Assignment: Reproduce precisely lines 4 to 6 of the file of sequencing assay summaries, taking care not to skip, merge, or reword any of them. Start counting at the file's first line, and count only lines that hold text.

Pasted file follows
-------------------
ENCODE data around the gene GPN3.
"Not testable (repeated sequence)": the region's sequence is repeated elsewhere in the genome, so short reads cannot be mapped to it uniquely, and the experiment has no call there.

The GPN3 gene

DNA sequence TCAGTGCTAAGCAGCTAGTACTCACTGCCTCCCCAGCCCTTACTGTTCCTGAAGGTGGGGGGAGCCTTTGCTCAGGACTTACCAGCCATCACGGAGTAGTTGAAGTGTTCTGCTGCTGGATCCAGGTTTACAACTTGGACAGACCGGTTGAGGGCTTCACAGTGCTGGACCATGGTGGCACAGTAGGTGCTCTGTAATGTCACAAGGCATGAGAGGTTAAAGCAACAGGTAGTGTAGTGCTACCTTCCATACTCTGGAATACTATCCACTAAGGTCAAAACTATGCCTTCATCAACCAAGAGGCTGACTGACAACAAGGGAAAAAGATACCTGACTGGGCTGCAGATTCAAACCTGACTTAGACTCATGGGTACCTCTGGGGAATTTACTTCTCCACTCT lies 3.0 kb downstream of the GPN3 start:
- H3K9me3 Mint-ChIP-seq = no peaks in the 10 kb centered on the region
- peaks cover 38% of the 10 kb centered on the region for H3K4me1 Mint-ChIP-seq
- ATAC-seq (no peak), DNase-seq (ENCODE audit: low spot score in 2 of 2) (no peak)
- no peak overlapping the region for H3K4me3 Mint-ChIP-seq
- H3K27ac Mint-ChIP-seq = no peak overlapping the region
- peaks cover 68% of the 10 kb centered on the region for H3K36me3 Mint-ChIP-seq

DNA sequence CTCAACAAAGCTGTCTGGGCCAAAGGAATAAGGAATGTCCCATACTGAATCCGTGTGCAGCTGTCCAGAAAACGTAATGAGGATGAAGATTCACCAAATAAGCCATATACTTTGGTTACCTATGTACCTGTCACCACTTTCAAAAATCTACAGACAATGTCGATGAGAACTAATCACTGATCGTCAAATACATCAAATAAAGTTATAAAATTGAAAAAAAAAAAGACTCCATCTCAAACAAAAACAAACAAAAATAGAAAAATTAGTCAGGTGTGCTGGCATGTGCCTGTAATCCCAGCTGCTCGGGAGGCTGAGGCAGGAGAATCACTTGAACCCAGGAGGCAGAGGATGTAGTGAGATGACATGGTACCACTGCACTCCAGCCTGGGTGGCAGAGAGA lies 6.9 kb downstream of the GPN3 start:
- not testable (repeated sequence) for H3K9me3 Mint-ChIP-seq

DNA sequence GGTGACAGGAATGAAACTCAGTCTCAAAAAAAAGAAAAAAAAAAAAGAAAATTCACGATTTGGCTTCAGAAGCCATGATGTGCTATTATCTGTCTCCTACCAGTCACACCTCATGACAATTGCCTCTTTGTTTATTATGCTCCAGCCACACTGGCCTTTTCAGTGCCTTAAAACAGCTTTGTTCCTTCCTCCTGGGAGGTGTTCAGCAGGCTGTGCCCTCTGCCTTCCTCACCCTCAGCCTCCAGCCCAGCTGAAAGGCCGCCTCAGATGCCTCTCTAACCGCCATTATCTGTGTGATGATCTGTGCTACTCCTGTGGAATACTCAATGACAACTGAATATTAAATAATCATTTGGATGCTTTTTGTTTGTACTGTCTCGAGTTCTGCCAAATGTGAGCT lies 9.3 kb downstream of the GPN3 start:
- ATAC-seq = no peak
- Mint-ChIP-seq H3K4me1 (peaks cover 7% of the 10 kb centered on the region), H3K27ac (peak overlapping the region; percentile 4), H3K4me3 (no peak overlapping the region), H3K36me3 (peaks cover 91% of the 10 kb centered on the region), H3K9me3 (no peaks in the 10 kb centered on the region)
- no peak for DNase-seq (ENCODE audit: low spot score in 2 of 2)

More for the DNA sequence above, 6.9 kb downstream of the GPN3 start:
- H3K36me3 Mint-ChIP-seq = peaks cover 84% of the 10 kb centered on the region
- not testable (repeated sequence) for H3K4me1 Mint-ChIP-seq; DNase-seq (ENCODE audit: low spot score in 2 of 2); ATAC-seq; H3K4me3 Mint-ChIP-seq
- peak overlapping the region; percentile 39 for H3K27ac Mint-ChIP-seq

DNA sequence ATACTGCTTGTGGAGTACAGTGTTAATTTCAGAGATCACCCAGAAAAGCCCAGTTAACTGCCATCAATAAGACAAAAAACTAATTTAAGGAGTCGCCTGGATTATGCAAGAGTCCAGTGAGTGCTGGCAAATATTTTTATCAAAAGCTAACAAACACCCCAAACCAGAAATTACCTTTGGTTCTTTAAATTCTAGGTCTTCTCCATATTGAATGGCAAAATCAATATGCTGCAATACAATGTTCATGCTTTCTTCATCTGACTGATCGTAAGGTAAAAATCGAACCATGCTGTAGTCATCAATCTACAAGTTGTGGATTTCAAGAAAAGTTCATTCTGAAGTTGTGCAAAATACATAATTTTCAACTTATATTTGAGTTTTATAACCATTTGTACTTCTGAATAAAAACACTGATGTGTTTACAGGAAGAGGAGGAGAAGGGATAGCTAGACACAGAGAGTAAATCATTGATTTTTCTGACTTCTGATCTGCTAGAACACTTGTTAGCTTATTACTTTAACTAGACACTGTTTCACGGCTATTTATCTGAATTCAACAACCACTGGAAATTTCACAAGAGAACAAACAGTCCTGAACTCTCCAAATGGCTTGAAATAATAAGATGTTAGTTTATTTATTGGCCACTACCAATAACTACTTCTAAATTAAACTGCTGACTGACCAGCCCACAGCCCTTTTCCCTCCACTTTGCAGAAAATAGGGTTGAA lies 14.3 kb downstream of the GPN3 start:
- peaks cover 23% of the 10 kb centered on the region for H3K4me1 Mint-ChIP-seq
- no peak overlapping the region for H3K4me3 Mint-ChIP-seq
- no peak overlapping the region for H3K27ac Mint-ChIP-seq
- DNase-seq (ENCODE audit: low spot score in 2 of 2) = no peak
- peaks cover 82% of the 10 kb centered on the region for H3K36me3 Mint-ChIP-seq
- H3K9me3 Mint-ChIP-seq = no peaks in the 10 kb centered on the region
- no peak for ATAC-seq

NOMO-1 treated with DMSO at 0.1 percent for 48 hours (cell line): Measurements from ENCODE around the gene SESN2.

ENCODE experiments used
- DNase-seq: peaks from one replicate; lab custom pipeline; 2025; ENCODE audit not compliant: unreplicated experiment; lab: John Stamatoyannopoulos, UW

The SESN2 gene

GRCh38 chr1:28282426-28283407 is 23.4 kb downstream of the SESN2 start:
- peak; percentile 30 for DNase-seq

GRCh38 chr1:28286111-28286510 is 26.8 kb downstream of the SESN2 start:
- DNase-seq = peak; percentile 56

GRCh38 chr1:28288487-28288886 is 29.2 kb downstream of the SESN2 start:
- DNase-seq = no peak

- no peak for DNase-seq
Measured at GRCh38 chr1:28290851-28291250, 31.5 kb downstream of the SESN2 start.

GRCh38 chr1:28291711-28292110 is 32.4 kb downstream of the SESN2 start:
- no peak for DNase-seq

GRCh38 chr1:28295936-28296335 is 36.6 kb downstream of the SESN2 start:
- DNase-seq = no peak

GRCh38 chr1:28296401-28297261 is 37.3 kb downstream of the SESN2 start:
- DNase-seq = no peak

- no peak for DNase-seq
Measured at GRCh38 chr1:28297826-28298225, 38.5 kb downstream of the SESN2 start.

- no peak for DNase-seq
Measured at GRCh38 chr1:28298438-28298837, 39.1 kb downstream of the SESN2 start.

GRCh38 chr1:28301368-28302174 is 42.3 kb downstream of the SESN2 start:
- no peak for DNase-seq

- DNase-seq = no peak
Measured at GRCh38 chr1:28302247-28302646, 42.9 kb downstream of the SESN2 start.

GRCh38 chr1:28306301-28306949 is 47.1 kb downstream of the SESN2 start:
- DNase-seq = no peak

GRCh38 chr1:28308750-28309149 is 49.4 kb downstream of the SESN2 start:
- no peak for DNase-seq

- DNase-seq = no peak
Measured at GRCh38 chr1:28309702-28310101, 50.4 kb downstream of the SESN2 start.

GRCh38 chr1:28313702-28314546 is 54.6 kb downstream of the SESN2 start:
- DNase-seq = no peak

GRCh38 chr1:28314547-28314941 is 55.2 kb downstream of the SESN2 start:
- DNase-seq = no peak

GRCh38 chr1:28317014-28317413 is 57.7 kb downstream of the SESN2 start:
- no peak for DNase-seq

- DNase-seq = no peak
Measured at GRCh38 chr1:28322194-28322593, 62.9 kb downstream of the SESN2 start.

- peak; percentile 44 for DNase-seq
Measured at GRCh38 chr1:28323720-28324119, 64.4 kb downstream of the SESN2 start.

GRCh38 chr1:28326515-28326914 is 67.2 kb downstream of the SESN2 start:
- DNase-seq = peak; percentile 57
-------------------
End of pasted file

DNA sequence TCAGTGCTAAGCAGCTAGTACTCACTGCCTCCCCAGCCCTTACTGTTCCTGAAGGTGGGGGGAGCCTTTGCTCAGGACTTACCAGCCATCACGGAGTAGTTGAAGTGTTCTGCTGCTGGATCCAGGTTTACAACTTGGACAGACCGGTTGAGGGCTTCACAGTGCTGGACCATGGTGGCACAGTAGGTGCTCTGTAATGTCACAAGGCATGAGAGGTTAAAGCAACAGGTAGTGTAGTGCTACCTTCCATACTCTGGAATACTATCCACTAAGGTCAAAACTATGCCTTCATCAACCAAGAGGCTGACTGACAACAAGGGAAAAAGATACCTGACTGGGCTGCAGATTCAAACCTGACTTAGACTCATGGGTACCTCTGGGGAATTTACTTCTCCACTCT lies 3.0 kb downstream of the GPN3 start:
- H3K9me3 Mint-ChIP-seq = no peaks in the 10 kb centered on the region
- peaks cover 38% of the 10 kb centered on the region for H3K4me1 Mint-ChIP-seq